Key Takeaways
Security without intelligence is blind security Risk decisions without intelligence are guesses Use intelligence as a foundation for security programs

Intelligence at the Heart of Security Risk Management

For a related topic, see my post about security risk management

During my time at InterContinental Hotels Group, I was fortunate enough to be a member and subsequently the Chairman of the Hotel Security Working Group (HSWG). The HSWG membership included the Chief Security Officers from 6 of the leading global hotel groups, 3 of which are now Northpoint International partners!, and was established to be a forum for intelligence and best practice sharing.  It was clear that intelligence was a central pillar on which these leading hotel groups based their security and anti-terrorism programs.  Speaking to representatives of smaller hotel companies, I was surprised to learn that most did not have a threat intelligence function, designing and operating security as a ‘set-piece’ or applying security techniques by numbers.  Other companies seemed to view security as a legal compliance function and often driven by fear or vendor pressure. My suggestion that this approach is effectively resulting in blind security risk management was often met with a shrug and a repost that ‘this is how their hotel company wanted to do things’.  Now that the current pandemic has offered an opportunity to review security risk management, I would recommend that hotel companies build their security capability around security intelligence to ensure effective capability and wise spending.

At its heart security risk management is about making decisions, decisions that shape programs, direct activities, and guide spending.  Good decisions lead to good risk management and effective threat response. Poor decision making, of course, has the opposite effect.  Good decisions are rarely derived from luck, they depend upon understanding based on reliable information which has been appropriately analysed and assessed. Intelligence enables companies to deploy the appropriate security, at the right place, at the right time and the right price.  From this, it can be deduced that security programs that do not rely on intelligence are likely to fail at some point and fail to meet the duty of care obligations.   

Ideally, hotel companies should employ someone who understands and is practised in intelligence techniques but also has a thorough understanding of hotel operations; this understanding is vital if intelligence is analysed and assessed in context and that threat management measures are appropriate and effective. Intelligence is also key to providing justification for security measures and supporting security enhancements and projects. The other advantage of utilising a qualified and experienced Intelligencer is that she/he will have an established intelligence network on which to call and partner.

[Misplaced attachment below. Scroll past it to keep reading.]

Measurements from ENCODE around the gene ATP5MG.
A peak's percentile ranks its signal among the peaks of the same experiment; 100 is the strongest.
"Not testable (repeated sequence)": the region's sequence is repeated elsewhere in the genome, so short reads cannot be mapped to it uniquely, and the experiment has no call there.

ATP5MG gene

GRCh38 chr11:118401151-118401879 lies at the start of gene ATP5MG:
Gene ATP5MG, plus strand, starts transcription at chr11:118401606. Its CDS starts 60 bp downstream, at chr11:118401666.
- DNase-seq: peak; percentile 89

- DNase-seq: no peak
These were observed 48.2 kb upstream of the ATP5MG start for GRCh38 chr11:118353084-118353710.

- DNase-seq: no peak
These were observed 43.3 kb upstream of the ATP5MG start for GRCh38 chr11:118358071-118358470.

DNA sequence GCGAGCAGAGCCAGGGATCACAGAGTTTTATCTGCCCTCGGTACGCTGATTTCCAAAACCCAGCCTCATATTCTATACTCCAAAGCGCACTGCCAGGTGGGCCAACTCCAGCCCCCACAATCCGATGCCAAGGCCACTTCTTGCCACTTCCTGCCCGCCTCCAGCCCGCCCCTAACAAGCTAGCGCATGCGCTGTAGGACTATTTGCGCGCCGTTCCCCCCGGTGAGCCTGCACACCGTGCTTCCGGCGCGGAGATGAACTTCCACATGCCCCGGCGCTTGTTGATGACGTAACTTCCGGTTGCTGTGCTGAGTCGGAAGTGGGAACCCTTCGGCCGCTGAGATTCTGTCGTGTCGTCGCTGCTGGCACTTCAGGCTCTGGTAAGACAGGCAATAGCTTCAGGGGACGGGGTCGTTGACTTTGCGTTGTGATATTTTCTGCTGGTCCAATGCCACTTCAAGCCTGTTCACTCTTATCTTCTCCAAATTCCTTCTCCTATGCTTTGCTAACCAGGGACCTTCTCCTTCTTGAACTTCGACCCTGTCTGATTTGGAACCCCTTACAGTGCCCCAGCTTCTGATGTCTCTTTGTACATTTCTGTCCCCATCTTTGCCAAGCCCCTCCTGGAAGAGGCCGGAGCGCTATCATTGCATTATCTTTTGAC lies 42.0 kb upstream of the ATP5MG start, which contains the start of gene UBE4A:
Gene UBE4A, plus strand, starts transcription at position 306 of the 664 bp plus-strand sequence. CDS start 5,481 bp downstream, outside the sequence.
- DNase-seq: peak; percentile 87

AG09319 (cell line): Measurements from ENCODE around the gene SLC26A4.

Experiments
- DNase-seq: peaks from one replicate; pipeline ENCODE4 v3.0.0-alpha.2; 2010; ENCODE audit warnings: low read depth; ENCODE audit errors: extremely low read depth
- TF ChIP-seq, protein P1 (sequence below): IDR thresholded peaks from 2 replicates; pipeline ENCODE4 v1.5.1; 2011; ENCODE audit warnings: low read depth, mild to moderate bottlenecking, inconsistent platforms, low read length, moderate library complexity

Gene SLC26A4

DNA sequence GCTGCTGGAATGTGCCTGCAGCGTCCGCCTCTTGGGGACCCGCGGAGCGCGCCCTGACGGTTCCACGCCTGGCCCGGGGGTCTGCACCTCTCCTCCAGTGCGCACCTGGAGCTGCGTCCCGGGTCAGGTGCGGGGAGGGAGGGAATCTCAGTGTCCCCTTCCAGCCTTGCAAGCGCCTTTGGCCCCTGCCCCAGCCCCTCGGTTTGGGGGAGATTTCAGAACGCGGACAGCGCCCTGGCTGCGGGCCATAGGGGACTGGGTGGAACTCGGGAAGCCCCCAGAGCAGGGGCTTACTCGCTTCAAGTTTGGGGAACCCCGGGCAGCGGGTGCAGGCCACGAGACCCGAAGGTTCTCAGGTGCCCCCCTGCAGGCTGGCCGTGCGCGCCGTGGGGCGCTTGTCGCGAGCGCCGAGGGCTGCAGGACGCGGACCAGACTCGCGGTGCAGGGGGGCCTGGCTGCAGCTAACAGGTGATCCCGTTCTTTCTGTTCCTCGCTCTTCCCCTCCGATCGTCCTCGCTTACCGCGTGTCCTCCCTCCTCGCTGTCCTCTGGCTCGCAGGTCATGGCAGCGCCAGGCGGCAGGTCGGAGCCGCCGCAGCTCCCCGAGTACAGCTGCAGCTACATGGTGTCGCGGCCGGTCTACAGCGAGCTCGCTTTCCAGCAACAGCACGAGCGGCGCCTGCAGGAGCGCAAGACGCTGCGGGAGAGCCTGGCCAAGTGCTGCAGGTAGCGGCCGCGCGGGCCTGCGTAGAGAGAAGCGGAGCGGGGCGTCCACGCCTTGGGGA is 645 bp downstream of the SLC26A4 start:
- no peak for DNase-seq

Intelligence relies on the quality and appropriateness of sources and agencies. As a rule, the more and varied sources the better.  Some hotel companies rely on governmental traveller advisory sites as their primary source of threat intelligence not understanding the purpose of these advisories which are largely designed to inform travellers of a high-level overview of potential travel risks.  They are not designed to give detail and insights required by companies to effectively manage threats and risks, especially in high-risk countries.  They are good for understanding potential guest security concerns and planning reassurance measures.  As a minimum, hotel companies should employ commercial security and geopolitical intelligence providers. Smaller companies with restricted budgets might consider partnering with similar companies or lodging associations to share the costs perhaps.  It is best practice to use the services of a number providers, a blend of boutique, such as Sibylline, and large providers, such as Control Risks; the former more likely to provide bespoke services especially in analysis and assessment, whilst the latter will likely have larger collection capability. I used larger providers to provide horizon scanning and first-level assessment and then smaller providers to deep dive on issues of interest/concern.  Of course, the more providers employed, the greater the perspectives, improved intelligence reliability and richness of the intelligence picture.

Companies often struggle to realize that many security threats emanate jointly from physical and cyberspaces.  This is the case and therefore any intelligence program must include cyber intelligence that is processed and fused with physical threat intelligence.  To overlook this, or to maintain cyber and physical intelligence establishes a strategic vulnerability. There are some excellent ground-breaking cyber intelligence providers, such as Senseon and Sovereign, who provide external and internal cyber intelligence that focuses on the ‘human end’ of cyber threat and its interface with the physical world.

Some advice for lodging buyers who consider hotel security as an important factor in their duty of care procedures, before asking questions about security ask about the hotel company’s threat intelligence program. If the company has no formal intelligence program, look even closer and be more challenging when considering security issues. 

Questions for Consideration:

  1. Does your company have a security intelligence capability?
  2. With regards to security threats, do you know what you should know?
  3. Do physical and cyber intelligence operate in a merged program?
  4. Can you justify the security measures you have taken?